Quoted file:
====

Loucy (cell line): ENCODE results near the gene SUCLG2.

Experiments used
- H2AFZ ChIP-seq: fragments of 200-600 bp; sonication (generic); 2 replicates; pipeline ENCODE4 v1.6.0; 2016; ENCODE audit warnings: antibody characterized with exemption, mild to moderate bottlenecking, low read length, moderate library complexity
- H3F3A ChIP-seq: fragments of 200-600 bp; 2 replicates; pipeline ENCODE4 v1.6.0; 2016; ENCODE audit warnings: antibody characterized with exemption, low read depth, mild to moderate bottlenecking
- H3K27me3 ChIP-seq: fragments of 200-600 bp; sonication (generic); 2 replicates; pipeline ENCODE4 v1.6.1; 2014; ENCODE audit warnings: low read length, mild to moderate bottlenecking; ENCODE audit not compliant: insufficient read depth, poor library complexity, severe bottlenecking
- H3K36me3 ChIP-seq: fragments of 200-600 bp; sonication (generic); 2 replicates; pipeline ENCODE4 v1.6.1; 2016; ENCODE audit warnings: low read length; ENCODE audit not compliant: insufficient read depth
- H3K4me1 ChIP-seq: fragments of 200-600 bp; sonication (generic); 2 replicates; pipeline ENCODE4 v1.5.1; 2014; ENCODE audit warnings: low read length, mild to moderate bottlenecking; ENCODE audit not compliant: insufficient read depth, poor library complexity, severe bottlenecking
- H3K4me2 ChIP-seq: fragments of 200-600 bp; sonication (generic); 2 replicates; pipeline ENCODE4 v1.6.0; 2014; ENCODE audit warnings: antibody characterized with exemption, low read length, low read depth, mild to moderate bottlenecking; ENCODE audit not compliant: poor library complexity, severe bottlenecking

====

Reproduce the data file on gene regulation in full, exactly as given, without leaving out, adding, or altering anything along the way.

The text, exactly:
Loucy (cell line): ENCODE results near the gene SUCLG2.

Experiments used
- H2AFZ ChIP-seq: fragments of 200-600 bp; sonication (generic); 2 replicates; pipeline ENCODE4 v1.6.0; 2016; ENCODE audit warnings: antibody characterized with exemption, mild to moderate bottlenecking, low read length, moderate library complexity
- H3F3A ChIP-seq: fragments of 200-600 bp; 2 replicates; pipeline ENCODE4 v1.6.0; 2016; ENCODE audit warnings: antibody characterized with exemption, low read depth, mild to moderate bottlenecking
- H3K27me3 ChIP-seq: fragments of 200-600 bp; sonication (generic); 2 replicates; pipeline ENCODE4 v1.6.1; 2014; ENCODE audit warnings: low read length, mild to moderate bottlenecking; ENCODE audit not compliant: insufficient read depth, poor library complexity, severe bottlenecking
- H3K36me3 ChIP-seq: fragments of 200-600 bp; sonication (generic); 2 replicates; pipeline ENCODE4 v1.6.1; 2016; ENCODE audit warnings: low read length; ENCODE audit not compliant: insufficient read depth
- H3K4me1 ChIP-seq: fragments of 200-600 bp; sonication (generic); 2 replicates; pipeline ENCODE4 v1.5.1; 2014; ENCODE audit warnings: low read length, mild to moderate bottlenecking; ENCODE audit not compliant: insufficient read depth, poor library complexity, severe bottlenecking
- H3K4me2 ChIP-seq: fragments of 200-600 bp; sonication (generic); 2 replicates; pipeline ENCODE4 v1.6.0; 2014; ENCODE audit warnings: antibody characterized with exemption, low read length, low read depth, mild to moderate bottlenecking; ENCODE audit not compliant: poor library complexity, severe bottlenecking